Oral Tracey | Sporting bodies and their role in talent development
The recent pronouncement by Cricket West Indies President Dave Cameron that the regional governing body has spent millions of dollars on the development of players, thus the players should show more commitment to the West Indies cause, got me thinking.
Can the West Indies Cricket Board credibly take significant credit for the development of our players?
Certainly in terms of being a facilitator and an oversight body, the board through the granting of retainer contracts, the staging of regional competitions, as well as providing the platform for participation in international competition, president Cameron’s shout from the mountain top is somewhat understandable, but in reality it is more by default than by design that the board impacts the player development cycle.
How credible for example, are claims that the regional board over the years played substantial roles in the development of George Headley, Gary Sobers, Vivian Richards, Michael Holding, Courtney Walsh, Brian Lara, Chris Gayle, Dwayne Bravo and all the other top players to have emerged through the ranks?
Regional and national Governing bodies, comprise elected administrators and generally lack the level of funding needed to drive wholesale and proper development. Invariably governing bodies are mandated to provide structure and framework for the execution of the vision of their parent bodies, which in a broad sense contributes some, to player development.
However, Cricket West Indies like most governing bodies in most sports, had no choice and made no real tangible sacrifice.
Can the Jamaica Football Federation (JFF) for example claim a major role in the development of our international footballers simply because they invited them to represent the country? Can the Jamaica Athletic Administrative Association (JAAA) seriously claim their pound of flesh for the development of Veronica Campbell-Brown, Usain Bolt, Shelly-Ann Fraser-Pryce, Elaine Thompson and others, simply because they selected them and funded their preparation for the World Championships and the Olympics?
Real development of sportsmen and sportswomen takes place in their formative years, when they begin to learn the fundamentals of their respective sport, generally via organised school programmes and formal club competitions. Development then progresses in stages, with the elite talent generally matriculating into international duties, which is when the governing bodies simply do what they are obligated to do, in facilitating international competition.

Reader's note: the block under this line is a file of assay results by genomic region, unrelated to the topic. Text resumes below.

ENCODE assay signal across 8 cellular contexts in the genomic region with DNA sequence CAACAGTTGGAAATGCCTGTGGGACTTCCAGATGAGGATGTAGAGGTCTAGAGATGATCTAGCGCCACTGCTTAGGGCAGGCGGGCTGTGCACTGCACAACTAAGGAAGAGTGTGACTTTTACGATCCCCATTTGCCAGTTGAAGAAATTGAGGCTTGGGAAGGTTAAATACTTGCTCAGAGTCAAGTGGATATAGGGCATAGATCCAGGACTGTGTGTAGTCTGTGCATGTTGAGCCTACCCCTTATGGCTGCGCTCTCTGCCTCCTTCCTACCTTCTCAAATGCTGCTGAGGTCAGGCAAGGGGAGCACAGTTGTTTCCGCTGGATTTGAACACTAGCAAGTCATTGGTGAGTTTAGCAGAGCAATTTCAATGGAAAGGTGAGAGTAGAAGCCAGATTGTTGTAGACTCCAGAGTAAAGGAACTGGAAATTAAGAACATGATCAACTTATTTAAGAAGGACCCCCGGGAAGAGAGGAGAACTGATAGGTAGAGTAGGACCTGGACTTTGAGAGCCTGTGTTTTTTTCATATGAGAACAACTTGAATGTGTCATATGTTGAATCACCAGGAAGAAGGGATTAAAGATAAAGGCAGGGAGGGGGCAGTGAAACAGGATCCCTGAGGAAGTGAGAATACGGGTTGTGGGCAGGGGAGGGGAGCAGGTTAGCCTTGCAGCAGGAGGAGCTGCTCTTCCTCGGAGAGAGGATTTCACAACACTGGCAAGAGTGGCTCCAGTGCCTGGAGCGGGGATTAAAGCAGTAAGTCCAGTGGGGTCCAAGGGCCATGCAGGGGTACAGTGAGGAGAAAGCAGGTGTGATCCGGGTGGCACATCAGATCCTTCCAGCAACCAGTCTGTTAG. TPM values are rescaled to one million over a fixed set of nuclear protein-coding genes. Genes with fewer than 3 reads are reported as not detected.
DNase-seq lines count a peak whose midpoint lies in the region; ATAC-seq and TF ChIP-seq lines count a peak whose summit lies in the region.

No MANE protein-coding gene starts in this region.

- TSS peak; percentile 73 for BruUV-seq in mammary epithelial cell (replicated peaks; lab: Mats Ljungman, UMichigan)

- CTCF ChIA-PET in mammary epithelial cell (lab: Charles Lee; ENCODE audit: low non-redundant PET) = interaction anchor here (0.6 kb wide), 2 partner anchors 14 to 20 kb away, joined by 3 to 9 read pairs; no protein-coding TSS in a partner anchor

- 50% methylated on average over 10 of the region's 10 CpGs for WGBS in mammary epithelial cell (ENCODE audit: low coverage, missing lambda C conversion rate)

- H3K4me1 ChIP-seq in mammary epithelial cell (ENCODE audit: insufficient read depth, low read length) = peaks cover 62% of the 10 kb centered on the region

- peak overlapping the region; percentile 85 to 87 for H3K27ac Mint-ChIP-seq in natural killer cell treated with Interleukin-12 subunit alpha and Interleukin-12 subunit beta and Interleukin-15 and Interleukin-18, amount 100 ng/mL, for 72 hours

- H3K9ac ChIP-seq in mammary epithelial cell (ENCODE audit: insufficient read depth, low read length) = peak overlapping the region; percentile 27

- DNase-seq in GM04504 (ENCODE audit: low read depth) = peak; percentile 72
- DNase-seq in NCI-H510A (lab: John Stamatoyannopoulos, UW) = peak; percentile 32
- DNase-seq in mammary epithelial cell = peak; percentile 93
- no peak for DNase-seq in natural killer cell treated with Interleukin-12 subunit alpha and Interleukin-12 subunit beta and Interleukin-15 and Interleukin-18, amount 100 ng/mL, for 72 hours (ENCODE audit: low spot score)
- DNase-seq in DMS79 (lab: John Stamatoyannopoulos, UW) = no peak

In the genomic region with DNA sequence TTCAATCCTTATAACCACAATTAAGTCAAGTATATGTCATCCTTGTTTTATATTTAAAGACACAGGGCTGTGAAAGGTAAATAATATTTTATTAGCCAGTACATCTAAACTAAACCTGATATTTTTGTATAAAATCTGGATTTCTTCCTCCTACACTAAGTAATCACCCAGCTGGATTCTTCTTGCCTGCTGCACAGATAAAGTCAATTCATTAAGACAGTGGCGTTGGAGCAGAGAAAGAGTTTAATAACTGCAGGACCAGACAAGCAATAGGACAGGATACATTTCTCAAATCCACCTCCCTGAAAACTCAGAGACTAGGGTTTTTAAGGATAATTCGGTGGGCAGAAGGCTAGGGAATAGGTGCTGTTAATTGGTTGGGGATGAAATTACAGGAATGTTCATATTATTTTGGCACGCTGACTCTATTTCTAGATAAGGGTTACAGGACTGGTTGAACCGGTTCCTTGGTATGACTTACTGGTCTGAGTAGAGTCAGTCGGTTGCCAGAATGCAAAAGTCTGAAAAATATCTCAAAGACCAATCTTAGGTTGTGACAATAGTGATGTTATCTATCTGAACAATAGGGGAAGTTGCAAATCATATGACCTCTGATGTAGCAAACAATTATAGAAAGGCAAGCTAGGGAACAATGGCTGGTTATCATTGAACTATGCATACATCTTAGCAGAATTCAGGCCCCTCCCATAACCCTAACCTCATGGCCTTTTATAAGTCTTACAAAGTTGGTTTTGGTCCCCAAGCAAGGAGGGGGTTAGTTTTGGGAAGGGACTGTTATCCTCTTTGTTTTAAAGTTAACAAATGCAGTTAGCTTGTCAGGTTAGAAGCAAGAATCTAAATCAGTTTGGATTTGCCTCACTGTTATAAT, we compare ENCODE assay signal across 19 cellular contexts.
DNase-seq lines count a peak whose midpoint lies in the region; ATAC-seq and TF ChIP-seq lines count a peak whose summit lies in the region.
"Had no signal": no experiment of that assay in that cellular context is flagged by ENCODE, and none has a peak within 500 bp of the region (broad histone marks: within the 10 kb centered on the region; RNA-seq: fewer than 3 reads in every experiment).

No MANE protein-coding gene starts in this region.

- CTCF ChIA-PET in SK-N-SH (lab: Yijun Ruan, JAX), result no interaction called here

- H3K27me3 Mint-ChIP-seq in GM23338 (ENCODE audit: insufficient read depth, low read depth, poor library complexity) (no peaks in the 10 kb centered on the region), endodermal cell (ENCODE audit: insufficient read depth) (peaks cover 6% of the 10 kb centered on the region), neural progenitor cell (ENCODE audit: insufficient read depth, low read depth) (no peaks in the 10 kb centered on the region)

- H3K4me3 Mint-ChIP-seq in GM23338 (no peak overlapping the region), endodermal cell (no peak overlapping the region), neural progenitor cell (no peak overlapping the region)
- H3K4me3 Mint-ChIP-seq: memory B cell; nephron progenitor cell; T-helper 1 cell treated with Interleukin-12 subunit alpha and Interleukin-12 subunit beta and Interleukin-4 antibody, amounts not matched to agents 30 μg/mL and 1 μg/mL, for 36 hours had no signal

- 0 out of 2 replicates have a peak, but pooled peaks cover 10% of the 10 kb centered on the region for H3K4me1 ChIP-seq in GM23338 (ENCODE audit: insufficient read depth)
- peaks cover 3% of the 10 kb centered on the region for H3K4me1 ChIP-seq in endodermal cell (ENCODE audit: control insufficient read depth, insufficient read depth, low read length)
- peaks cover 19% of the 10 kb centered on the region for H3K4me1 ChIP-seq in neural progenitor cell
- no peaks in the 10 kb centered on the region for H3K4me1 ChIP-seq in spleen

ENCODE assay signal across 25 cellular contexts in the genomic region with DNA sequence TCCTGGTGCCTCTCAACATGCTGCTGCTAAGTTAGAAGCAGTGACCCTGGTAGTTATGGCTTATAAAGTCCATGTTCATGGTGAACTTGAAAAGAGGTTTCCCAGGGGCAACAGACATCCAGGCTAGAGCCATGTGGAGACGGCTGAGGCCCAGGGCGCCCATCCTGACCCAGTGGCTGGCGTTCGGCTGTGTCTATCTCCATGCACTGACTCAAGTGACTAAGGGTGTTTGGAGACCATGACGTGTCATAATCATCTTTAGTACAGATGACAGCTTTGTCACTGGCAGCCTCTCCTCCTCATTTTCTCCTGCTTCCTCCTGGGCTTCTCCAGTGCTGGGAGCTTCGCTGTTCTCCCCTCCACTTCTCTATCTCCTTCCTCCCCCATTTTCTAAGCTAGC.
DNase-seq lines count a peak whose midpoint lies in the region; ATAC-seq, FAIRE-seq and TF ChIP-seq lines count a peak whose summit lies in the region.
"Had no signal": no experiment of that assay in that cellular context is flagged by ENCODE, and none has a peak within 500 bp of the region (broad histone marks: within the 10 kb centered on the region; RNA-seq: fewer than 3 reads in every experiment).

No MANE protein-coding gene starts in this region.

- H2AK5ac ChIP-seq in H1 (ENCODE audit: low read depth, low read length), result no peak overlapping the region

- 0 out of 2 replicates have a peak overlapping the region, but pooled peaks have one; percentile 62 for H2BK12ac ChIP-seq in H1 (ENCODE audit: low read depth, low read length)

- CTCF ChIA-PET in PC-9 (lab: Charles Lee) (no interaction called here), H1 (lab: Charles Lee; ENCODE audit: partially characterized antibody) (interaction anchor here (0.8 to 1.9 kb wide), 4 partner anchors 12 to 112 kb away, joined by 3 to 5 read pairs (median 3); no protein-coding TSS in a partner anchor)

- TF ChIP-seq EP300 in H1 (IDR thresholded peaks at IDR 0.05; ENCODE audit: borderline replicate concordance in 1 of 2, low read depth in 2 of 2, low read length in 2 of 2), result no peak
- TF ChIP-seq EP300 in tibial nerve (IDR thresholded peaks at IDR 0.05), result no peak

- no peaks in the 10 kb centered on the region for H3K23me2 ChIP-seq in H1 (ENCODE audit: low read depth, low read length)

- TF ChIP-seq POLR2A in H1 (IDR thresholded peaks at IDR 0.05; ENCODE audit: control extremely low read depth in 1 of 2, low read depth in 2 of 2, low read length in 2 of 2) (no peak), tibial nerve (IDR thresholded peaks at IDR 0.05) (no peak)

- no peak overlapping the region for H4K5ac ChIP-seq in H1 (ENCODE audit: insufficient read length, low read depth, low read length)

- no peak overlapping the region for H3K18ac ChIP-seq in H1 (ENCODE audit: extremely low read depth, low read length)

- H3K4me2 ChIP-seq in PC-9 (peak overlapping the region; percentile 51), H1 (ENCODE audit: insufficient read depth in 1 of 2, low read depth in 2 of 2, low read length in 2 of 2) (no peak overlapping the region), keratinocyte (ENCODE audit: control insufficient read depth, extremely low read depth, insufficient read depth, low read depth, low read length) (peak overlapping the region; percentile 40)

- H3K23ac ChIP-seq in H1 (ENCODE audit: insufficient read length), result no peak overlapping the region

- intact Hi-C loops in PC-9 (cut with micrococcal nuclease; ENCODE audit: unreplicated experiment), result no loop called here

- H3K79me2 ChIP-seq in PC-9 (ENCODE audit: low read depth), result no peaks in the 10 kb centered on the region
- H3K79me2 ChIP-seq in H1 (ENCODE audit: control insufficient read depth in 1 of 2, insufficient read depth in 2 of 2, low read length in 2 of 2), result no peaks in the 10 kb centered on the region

There is a logical reason why, for example, the world governing body of football, FIFA, mandates that a percentage of the transfer fee of all transferred players, go to the parent club and not the parent federation. It is returns for the club’s role in the player’s development.
It is somewhat of a stretch to suggest that because the regional bodies and boards stage some training camps and facilitate players for international competition, that gives them the automatic right to the player’s unwavering commitment. It actually cuts both ways, the athletes and players cannot fulfil their international obligations without the administrators, and conversely the administrators would be redundant without the athletes and players.
Administrators have no more claim to the development of athletes than the athletes have to the legacy of the administrators. It is quite clear that Mr Cameron sought to appeal to the consciences of the players to whom he referred, but in actual reality, his assertion has fallen short of the credibility mark.
While their role is pivotal and contributes incrementally to the process, sports governing bodies, as a general rule, do not develop players, not in Jamaica, not directly and not significantly.
Private Clubs and private and public schools, have a much stronger and credible claim on significant roles in the player’s overall development, than any sporting association, including Cricket West Indies.